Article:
Australia has shown its support for a commitment made at the Cop28 climate summit to increase the annual pace of energy efficiency gains by a factor of two and triple the worldwide capacity for renewable energy by the year 2030.
Chris Bowen, the minister for climate change, stated that the administration of Albanese had joined 117 other countries in making the pledge, which was a reiteration of an agreement that was struck by the G20 countries in September.
The agreement on renewable energy was one of a number of headline pronouncements that were made when more than one hundred world leaders arrived in the United Arab Emirates for the first few days of the summit that will last for two weeks.
The ministers will aim to reach a consensual position on how to lift action to confront the climate issue in the face of escalating geopolitical tensions during the last week of the event, which will take place in Dubai. Bowen is not scheduled to fly to Dubai until later this week, and Anthony Albanese will not be present. A representative from Australia, Kristin Tilley, who is the country’s ambassador for climate change, was present at the opening plenary.
In his statement, Bowen stated that Australia had joined other major energy exporters such as the United States of America, Canada, and Norway in supporting the push for energy efficiency and renewable energy use.
According to a statement that he issued, “We are aware that renewable energy sources are the most environmentally friendly and cost-effective form of energy, and that energy efficiency can also assist in reducing both bills and emissions.” A significant worldwide push is required if we are to see a reduction in emissions all around the world. Australia possesses the resources and the intelligence to assist in the provision of clean energy technologies to the rest of the globe, which will help to reduce emissions while also stimulating new industries in Australia.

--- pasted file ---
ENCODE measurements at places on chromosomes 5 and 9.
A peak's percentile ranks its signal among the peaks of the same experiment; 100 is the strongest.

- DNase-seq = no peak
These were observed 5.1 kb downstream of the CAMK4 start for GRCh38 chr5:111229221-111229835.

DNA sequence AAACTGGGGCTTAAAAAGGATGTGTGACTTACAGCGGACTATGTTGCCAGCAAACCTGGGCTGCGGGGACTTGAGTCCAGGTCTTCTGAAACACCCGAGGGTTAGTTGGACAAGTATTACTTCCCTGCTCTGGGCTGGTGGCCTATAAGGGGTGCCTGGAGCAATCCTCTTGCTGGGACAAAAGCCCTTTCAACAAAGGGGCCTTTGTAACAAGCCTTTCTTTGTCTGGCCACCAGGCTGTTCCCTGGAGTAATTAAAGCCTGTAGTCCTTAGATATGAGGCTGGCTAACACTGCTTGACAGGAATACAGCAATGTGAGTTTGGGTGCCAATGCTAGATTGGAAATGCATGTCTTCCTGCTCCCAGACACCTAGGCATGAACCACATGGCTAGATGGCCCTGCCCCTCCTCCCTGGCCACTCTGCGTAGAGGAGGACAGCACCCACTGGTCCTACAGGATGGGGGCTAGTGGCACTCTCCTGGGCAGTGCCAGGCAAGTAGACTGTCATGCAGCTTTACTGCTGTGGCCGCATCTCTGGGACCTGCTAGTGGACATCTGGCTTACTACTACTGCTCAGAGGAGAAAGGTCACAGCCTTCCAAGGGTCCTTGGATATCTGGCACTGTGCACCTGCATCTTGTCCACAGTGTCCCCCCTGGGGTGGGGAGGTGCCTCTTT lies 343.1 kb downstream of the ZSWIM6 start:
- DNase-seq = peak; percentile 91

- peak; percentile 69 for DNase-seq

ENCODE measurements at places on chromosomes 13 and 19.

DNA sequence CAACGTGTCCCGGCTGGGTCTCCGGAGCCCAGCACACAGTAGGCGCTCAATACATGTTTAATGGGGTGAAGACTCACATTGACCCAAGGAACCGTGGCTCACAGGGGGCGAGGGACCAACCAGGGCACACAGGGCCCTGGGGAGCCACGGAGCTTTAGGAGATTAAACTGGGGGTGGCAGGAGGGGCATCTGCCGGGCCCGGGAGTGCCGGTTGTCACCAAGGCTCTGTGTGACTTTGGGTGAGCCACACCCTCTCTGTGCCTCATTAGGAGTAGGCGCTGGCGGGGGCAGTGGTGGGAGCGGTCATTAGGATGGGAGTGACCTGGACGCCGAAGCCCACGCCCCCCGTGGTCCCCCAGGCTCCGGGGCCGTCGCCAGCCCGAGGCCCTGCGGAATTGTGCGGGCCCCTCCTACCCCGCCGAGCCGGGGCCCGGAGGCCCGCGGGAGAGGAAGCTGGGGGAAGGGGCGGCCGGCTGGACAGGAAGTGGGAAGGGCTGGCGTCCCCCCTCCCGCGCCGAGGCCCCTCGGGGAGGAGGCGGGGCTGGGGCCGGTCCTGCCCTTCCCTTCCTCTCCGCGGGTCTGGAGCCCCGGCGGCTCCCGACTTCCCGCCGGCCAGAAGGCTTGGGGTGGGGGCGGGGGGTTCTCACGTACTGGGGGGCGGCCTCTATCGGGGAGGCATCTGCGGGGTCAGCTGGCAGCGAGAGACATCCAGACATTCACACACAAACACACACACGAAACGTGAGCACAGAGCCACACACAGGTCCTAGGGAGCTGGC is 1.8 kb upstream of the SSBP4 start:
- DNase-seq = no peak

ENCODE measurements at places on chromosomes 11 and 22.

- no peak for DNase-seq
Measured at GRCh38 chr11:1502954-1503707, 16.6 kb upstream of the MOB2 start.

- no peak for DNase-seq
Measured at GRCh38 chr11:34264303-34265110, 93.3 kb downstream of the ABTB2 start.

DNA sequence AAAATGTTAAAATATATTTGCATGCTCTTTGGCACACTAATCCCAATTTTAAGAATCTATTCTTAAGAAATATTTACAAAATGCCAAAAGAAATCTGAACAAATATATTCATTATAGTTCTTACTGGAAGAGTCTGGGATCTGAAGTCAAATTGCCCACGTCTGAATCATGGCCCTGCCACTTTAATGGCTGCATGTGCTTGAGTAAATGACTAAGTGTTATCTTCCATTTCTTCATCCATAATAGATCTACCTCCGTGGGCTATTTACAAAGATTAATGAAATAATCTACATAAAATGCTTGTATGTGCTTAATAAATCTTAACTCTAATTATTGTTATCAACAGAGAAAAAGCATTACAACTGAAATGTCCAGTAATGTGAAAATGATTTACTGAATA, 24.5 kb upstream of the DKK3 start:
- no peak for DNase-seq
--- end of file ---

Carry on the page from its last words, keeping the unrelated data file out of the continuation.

Climate change activists and analysts expressed their satisfaction with the vow to use renewable energy. Tim Buckley, director of Clean Energy Finance, an independent research tank, expressed his satisfaction with the fact that Australia has shown its support for the proposed commitment. His statement was that the switch to renewable energy sources had become “an entirely economically sensible and viable commitment” as a result of dropping costs.
This aim will collectively bend the climate trajectory towards what the science clearly prescribes, which is something that would have been considered next to impossible two years ago. However, China has revolutionized the world’s capability to deliver on decarbonization, and this target will be achieved. He stated that the global manufacturing capacity for solar modules, batteries, and electric vehicles is doubling every two years, and China is the driving force behind this trend. This is causing costs to drop substantially.
“The moment has come for the entire world, including Australia, to break their habit of using fossil fuels. It is impossible for [Australia] to continue to approve, mine, and ship coal and gas if it wishes to honor its climate pledges and contribute to maintaining the temperature at the critical threshold of 1.5 degrees Celsius.
The director of the advocacy organization Solutions for Climate Australia, Barry Traill, stated that the support for doubling renewable energy was a “bright spot” during a meeting that was “tainted by the influence of the fossil fuel industry.” The individual expressed his expectation that Bowen would “use his flight to Dubai to gear up to fight in the negotiation rooms” in order to guarantee that the pledges about energy efficiency and renewable energy sources would be included in the final agreement reached at Cop28.